What should the state’s role be in regards to the drug phenomenon? How would it be possible to determine the progress of public policies insofar as they protect citizens from the drug phenomenon as currently structured? We attempt to answer these questions, and pose others, in order to directly influence public drug policies in countries where international and national institutions currently have a regime of prohibition. It should be noted that to date, this regime has not fulfilled the promises made or the expectations raised years ago. On the contrary, it has created collateral problems, not only undermining the state’s capacity to address this phenomenon but also other equally pressing ones.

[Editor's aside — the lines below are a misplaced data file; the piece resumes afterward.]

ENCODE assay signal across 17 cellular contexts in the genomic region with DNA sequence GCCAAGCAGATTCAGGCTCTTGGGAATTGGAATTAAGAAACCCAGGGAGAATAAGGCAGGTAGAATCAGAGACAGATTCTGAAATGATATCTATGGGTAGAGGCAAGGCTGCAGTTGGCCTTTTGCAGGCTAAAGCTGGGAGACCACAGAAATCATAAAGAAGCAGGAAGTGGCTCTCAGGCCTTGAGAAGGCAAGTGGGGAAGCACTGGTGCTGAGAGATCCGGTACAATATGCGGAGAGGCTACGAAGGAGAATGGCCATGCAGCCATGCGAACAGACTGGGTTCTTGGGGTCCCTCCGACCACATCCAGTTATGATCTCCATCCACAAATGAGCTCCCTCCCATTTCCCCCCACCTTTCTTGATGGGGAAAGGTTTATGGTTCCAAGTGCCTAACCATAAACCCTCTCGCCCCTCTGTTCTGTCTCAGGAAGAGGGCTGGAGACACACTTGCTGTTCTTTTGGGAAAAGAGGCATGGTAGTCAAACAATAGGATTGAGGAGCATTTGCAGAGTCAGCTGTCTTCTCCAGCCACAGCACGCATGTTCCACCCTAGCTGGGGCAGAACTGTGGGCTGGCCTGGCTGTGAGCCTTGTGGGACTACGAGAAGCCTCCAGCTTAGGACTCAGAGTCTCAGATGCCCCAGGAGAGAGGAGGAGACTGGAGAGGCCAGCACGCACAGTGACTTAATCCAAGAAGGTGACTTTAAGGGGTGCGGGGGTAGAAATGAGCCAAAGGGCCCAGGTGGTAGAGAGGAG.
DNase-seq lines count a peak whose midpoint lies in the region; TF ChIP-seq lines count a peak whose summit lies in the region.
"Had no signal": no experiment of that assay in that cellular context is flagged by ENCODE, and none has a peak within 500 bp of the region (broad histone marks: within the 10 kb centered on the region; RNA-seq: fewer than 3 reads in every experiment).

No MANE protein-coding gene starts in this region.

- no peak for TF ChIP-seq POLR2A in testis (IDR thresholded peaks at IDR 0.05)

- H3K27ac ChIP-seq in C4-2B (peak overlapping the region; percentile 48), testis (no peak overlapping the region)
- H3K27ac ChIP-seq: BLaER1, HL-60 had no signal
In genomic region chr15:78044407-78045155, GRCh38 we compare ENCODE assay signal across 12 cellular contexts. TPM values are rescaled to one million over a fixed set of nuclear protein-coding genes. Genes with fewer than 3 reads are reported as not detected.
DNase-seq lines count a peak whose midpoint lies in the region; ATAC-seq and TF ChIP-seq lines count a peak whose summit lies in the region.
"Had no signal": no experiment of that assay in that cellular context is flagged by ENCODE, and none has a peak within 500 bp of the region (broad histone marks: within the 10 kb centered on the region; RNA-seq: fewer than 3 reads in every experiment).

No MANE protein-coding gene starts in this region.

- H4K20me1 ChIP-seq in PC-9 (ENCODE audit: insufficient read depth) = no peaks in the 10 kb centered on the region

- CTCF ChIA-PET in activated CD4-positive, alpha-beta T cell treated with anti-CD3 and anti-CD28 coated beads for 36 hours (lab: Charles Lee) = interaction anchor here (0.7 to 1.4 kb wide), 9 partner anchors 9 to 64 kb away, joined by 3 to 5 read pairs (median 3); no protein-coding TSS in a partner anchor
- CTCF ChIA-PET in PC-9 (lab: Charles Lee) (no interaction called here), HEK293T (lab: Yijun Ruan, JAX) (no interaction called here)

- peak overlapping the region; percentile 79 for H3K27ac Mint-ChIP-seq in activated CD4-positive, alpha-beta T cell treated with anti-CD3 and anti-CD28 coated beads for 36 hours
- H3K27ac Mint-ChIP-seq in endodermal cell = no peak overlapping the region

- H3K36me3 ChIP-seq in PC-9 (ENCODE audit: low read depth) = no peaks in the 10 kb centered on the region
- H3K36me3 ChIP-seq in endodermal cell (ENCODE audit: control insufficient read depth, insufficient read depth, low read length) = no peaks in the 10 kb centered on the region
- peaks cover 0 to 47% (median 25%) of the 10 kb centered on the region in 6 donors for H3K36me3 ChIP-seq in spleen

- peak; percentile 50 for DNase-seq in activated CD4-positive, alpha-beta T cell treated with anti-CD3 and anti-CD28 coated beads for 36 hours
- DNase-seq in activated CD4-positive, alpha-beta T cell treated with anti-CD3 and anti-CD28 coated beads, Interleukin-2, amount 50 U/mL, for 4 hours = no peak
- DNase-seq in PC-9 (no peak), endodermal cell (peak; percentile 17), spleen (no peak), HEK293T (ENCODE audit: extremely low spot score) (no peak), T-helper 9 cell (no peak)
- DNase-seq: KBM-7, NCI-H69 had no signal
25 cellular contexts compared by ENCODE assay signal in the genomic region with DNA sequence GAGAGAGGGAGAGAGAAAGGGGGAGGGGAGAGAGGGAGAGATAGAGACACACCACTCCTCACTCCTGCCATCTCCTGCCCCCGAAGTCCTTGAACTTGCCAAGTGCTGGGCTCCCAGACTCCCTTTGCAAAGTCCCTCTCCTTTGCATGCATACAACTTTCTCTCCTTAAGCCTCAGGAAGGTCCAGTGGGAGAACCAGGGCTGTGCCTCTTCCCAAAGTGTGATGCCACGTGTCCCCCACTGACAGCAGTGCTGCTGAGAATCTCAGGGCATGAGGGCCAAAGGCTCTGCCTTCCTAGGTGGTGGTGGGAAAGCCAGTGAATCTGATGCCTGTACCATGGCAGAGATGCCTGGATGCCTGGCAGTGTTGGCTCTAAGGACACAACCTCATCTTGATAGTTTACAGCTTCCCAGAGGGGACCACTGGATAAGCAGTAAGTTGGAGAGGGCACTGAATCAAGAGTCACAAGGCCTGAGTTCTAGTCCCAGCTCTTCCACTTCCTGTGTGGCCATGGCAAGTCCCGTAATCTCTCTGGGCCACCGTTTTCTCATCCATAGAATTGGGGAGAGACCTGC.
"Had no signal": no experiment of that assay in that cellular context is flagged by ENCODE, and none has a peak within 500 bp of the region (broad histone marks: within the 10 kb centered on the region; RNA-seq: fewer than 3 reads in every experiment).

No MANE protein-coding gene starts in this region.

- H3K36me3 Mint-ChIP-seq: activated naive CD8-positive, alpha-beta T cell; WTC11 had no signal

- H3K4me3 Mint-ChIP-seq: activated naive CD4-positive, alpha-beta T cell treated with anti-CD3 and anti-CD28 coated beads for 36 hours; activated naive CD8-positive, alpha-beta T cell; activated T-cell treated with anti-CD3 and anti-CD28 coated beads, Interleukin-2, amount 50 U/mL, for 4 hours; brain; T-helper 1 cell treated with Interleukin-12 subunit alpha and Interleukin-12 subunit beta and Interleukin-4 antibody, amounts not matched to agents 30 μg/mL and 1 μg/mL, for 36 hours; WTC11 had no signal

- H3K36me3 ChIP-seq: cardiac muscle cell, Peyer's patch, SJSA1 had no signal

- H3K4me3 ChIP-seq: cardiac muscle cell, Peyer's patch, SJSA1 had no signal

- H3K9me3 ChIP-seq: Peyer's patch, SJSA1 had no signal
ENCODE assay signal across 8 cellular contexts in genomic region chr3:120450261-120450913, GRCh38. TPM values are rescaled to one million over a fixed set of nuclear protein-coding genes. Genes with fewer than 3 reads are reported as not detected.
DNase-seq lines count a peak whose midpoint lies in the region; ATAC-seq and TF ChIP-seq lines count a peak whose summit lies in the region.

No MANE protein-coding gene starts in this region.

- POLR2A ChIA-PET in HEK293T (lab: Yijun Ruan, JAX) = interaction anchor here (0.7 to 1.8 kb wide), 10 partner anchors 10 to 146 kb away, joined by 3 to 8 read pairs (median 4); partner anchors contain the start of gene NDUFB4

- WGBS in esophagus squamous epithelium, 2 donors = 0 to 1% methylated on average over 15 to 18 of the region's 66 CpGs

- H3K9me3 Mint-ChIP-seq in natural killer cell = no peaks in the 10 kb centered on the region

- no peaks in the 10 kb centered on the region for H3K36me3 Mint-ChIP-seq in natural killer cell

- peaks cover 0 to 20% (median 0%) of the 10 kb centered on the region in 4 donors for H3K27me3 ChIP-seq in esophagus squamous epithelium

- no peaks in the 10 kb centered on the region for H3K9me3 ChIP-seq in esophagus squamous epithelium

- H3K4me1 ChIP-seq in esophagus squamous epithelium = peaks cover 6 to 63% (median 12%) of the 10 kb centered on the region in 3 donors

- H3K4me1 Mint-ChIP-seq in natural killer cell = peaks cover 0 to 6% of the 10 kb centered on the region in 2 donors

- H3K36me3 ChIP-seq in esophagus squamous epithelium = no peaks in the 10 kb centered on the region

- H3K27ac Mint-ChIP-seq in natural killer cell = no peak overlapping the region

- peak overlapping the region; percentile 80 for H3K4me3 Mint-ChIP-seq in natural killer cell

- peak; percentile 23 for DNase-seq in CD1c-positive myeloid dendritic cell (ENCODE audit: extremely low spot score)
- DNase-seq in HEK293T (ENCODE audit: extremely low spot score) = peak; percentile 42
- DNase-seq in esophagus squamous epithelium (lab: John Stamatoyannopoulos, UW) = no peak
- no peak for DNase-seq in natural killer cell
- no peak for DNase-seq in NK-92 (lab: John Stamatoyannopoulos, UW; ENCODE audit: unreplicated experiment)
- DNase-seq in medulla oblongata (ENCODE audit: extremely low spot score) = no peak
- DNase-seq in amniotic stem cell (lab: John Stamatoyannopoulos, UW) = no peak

This report is an attempt, based on the best available evidence, to develop a conceptual proposal for the state’s role in response to a new definition of the drug problem. The conceptual proposal is accompanied by a policy analysis technique to form a platform of indicators to monitor drug policies in the Americas. In countries in the Americas, it is difficult to find a homologous, integral drug policy in terms of scope and perspectives. Although there are many reasons for this, we will focus on two. First of all, the drug phenomenon and the definition of the societal problem related to this phenomenon differ at the regional and sometimes even national level. For example, Mexico is a country involved in the production, use, distribution and transport of drugs, meaning that the problem must be defined from a drug trafficking perspective.